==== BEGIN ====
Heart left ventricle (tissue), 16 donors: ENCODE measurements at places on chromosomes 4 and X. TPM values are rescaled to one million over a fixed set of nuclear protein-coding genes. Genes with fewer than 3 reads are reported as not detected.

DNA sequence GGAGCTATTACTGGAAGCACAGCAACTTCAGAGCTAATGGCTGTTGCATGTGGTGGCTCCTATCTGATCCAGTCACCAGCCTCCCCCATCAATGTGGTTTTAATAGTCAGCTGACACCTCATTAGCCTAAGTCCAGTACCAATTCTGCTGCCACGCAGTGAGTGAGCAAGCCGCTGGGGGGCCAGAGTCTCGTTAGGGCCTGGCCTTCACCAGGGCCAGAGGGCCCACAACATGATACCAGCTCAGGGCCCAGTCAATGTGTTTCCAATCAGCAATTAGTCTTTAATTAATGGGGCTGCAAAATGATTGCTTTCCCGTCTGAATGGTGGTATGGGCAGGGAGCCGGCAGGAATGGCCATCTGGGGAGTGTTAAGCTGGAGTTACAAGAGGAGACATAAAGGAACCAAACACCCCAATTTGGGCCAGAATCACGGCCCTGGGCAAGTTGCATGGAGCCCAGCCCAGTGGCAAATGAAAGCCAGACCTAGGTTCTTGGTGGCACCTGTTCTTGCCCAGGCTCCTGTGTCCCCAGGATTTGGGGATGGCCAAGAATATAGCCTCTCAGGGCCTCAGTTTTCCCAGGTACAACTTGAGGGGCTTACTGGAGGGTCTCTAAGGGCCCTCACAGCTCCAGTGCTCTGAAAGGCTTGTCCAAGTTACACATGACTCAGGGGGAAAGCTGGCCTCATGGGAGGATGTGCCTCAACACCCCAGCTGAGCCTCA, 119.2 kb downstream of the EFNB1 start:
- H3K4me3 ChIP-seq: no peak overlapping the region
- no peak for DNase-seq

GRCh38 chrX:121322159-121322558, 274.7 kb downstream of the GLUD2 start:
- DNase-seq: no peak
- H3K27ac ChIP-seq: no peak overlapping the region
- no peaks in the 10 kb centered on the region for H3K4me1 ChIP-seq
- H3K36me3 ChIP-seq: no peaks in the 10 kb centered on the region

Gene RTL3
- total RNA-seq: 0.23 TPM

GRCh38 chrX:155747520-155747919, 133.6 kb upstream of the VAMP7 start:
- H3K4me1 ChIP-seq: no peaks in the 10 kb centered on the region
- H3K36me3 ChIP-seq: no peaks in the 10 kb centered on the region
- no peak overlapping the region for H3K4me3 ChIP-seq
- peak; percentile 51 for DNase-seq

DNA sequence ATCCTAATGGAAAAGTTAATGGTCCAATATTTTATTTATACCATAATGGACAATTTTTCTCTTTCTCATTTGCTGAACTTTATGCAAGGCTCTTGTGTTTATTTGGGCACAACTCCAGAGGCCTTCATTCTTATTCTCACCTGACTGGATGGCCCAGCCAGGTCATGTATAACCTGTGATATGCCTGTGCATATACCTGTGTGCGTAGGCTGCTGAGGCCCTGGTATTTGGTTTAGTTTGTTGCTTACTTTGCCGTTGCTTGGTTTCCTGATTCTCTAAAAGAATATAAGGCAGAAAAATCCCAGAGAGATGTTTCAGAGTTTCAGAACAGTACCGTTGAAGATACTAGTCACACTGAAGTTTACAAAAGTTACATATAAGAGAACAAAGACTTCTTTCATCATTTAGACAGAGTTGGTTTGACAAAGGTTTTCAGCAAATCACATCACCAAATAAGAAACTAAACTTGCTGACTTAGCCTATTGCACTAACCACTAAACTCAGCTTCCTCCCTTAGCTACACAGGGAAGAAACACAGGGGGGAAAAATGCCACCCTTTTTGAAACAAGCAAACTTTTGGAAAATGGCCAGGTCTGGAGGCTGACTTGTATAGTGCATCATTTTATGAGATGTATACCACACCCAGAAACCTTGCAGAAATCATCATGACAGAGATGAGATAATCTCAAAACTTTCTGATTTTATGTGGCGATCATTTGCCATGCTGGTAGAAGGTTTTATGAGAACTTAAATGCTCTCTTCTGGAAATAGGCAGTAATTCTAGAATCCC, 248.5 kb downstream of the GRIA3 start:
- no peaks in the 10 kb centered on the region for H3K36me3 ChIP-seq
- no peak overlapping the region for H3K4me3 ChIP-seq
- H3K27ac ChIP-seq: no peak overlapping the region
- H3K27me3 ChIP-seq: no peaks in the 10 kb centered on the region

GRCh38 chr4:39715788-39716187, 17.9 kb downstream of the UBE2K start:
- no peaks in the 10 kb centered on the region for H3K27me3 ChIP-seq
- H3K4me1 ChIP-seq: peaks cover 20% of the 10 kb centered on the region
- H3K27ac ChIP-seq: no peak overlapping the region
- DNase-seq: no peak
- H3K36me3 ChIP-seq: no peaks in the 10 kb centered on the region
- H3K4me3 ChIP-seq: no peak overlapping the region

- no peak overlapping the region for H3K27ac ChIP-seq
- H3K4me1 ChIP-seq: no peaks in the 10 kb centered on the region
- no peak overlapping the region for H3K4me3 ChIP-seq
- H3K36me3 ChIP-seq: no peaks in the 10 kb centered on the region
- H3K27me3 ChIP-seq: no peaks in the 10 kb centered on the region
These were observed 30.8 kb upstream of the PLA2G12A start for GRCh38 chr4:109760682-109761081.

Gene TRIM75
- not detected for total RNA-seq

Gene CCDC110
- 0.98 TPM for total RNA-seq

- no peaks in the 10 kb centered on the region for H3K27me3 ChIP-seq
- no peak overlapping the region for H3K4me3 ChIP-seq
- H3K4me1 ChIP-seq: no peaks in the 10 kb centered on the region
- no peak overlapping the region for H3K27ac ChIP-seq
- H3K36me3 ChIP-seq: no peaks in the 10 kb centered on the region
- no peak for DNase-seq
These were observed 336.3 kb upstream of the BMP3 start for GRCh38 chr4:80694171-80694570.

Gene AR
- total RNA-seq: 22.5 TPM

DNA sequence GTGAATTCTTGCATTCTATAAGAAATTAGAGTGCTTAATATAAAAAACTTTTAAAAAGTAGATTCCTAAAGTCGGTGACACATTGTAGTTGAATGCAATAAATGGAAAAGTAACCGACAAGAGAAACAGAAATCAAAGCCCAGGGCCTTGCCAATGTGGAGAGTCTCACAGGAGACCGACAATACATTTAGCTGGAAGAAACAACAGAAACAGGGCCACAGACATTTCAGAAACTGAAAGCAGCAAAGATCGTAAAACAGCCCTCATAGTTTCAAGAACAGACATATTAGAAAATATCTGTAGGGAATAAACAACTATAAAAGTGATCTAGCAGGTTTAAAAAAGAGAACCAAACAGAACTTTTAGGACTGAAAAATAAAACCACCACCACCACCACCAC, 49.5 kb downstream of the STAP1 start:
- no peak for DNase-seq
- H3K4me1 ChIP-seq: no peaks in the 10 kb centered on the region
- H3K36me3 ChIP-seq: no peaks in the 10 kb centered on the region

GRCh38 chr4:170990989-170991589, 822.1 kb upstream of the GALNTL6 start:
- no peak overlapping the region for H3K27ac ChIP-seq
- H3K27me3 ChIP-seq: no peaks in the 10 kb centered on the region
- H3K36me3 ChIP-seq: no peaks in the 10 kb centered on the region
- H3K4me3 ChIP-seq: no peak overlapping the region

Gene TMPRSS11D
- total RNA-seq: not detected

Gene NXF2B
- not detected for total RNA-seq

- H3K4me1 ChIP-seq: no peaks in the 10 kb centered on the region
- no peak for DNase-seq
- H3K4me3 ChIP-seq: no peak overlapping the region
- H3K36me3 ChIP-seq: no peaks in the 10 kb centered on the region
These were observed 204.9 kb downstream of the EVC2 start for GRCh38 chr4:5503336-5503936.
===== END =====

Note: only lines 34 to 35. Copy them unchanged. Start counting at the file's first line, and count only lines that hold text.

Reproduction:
These were observed 30.8 kb upstream of the PLA2G12A start for GRCh38 chr4:109760682-109761081.

Gene TRIM75